At the age of thirty Fiona was still pretty, and anyone with eyes could see why Lord Inverstarck found her attractive.

It had started off innocently with Fiona covering Johnny’s work while he was away at war but it soon became something more between Fiona and the Laird (as the locals would refer to them in hushed tones). To be really  truthful, Fiona had attempted to make things work between her and Johnny after he came home. She knew he had been injured but he had failed in his letters to mention the missing legs. Even they were not the problem; the real concern was the darkness that now ate at Johnny’s heart. The night she’d left for good, he had threatened to kill them both. She had only walked in the door and his ever present gun was pointing straight at her.
“Why are you so angry?” She’d never dared ask him that before but with a gun pointing at her head, she didn’t feel she had that much to lose. He said nothing and put the gun back by the side of his chair. She went into the room, packed a small case and as she walked past him, he grabbed her wrist. “I love you” he said.
“I know”. He freed her and she walked out. 

Fiona was exercising the horses when she felt a shadow cross her eye line. She didn’t have to look up for she knew who it would be, who it always was, her son Sammy. They no longer talked he would just sit on the hill  and stare at her, something he did every day. She loved him but it had been such a long time since she had told him.
They had kept their word; he had been watched over every step of the way. The coffin had been placed in an oak casket and banded with iron and a medieval crusader’s sword.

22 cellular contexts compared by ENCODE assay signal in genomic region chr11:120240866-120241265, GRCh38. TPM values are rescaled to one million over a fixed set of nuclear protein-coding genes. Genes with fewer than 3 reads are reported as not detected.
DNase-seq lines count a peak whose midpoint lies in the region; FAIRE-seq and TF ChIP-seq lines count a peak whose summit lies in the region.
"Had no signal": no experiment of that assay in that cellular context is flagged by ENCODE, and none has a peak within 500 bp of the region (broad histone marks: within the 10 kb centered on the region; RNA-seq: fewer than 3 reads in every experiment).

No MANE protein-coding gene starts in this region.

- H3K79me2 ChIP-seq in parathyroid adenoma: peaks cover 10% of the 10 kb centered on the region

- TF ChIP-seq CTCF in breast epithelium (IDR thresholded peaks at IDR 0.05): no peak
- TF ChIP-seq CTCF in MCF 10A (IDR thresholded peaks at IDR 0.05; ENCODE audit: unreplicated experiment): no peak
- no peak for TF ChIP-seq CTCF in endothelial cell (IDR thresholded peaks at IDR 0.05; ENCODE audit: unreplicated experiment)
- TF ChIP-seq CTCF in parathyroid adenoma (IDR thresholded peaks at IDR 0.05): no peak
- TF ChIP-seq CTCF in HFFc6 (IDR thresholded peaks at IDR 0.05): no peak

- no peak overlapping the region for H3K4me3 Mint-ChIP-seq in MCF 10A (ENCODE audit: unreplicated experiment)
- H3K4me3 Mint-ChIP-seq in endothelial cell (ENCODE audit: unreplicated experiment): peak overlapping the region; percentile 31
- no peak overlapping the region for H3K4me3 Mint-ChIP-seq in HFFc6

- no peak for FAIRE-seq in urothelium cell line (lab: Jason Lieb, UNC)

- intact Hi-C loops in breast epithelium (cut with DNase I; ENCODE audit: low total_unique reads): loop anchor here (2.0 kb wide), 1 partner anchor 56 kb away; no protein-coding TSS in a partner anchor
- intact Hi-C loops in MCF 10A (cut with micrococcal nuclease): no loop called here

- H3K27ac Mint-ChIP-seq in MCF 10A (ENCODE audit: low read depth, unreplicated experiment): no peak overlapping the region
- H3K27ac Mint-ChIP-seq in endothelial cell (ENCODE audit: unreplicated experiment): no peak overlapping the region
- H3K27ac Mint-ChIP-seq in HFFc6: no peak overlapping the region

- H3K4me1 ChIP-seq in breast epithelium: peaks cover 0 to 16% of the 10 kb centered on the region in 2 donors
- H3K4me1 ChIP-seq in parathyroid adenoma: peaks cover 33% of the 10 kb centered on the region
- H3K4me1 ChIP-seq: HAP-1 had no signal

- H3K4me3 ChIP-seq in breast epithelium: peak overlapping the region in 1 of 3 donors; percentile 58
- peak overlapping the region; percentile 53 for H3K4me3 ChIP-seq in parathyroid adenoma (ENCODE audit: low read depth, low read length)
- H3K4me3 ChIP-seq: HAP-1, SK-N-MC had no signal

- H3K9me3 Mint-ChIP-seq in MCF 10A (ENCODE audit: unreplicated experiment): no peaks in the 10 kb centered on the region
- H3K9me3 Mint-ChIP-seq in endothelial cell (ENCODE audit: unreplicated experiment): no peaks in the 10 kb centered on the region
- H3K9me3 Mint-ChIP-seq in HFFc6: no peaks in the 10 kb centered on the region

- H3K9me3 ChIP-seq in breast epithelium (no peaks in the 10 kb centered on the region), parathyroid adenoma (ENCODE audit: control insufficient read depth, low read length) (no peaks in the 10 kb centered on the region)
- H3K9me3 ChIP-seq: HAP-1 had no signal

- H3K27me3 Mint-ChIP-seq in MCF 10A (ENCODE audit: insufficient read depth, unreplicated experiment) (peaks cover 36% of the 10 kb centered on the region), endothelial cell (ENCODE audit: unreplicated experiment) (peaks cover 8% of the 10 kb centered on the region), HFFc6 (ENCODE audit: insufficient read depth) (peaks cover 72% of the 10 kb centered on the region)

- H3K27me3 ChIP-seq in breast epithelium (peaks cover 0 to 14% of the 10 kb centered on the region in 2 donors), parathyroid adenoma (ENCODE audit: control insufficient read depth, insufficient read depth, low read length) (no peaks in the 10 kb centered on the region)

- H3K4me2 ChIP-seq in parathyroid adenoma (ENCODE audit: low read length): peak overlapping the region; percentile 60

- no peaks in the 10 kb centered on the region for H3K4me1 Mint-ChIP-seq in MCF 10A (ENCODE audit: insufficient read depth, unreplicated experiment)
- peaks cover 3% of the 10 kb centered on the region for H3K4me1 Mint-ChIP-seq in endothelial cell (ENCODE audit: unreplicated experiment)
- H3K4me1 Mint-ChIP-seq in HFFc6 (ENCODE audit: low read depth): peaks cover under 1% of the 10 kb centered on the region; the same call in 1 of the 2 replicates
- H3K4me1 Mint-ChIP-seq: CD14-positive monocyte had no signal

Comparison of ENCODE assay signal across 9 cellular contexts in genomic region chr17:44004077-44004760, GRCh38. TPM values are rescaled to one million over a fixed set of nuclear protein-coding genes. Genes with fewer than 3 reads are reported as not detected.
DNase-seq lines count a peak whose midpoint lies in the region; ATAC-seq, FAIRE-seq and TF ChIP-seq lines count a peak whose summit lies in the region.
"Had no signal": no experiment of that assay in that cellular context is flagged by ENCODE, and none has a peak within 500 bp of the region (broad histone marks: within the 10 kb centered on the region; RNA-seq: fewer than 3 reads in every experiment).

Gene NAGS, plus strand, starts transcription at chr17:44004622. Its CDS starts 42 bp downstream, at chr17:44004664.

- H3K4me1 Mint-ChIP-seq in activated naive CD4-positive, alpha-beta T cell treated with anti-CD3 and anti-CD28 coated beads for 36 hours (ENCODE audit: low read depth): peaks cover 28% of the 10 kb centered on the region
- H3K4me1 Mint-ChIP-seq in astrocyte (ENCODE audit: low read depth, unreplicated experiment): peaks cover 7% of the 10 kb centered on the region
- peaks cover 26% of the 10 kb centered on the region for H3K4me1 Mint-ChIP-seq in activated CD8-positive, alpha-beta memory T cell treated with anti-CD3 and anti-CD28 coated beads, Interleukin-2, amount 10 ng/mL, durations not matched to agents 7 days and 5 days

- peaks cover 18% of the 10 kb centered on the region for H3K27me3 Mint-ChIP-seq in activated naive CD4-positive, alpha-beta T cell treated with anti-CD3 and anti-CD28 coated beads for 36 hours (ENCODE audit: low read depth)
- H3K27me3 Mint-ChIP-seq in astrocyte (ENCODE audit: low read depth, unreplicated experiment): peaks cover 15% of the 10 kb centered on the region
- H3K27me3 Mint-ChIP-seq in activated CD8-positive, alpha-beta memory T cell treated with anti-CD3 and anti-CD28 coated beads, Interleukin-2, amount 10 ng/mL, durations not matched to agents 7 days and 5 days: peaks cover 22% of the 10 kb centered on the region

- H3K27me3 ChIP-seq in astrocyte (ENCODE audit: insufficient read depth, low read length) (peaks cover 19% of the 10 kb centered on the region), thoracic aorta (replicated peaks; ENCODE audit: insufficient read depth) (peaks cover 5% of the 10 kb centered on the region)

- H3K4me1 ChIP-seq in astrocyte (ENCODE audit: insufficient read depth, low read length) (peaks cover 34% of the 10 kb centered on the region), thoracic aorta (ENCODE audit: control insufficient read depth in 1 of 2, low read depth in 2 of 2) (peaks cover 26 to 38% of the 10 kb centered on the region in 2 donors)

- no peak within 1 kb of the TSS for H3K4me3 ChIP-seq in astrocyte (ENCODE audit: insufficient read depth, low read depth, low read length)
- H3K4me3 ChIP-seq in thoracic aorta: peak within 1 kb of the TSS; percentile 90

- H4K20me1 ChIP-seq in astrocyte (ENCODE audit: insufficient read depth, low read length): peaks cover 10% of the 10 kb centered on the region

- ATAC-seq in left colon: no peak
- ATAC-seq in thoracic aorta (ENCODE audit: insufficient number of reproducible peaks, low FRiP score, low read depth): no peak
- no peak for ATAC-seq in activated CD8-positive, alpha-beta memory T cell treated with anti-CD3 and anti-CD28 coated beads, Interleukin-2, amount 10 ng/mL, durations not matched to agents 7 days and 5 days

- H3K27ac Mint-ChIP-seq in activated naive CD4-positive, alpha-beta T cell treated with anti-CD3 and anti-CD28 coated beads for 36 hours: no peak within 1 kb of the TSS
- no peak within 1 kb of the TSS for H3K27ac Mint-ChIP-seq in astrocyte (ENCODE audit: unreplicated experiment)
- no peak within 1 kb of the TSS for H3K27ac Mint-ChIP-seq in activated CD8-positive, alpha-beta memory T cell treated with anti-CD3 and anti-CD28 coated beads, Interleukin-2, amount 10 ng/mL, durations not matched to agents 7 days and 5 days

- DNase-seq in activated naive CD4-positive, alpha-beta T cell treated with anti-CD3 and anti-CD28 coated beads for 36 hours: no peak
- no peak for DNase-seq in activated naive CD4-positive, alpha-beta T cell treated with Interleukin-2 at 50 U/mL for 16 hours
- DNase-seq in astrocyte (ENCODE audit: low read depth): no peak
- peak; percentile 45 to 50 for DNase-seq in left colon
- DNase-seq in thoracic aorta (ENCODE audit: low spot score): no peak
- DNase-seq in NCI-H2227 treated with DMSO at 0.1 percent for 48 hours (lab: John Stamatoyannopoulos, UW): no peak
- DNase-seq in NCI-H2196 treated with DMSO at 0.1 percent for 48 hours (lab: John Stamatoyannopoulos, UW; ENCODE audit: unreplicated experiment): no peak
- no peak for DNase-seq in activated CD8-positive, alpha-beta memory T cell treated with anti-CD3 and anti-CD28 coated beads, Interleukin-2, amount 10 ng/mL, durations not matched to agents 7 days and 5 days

The inscription read ‘A British Warrior who fell in the Great War 1914-1918 for King and Country’.
He would rest tonight in Victoria Station and tomorrow, the 11th of November 1920, he would travel to Westminster Abbey to lie at peace for ever.
Lord Inverstarck had expected to go directly to France. The troops had been stationary at the Somme for a very long time but there was also word that the Irish were planning an uprising and they wanted him at Dublin Castle before Easter, 1916. It was Fiona’s suggestion of a Ball in honour of his departing. 

“You are the Laird and the islanders will want to have their goodbyes”.

She was right of course and he thanked God for Fiona but Inverstarck didn’t particularly care for the islanders or the island. He had been having a jolly time of it in London, living at the family apartments in Kensington, his plan had been to continue with the army for a few more years then move into banking. It had all been decided by Father while the boys were still at Harrow. Harry would take over the Lairdship of Annshal on his father’s death and Robert would remain at liberty. 

No one had expected Harry to die so young. 

So by default Robert was Lord Inverstarck and all that that encompassed, most of which he had no taste or time for. Hereditary was hereditary and not even God could set that apart; to make the best of a problem was  Robert’s philosophy. Still, there were compensations, the estate (if you included the properties in London) was relatively well off and Fiona was proving herself to be a beautiful distraction. If they could only rid themselves of that annoying husband of hers and the troublesome brat she had given birth to, things might take a turn for the better. 

With any luck, Ireland would keep Robert occupied and there would be no reason to travel to France. He could be back in Annshal and in Fiona’s arms by autumn. 

bobby stevenson 2013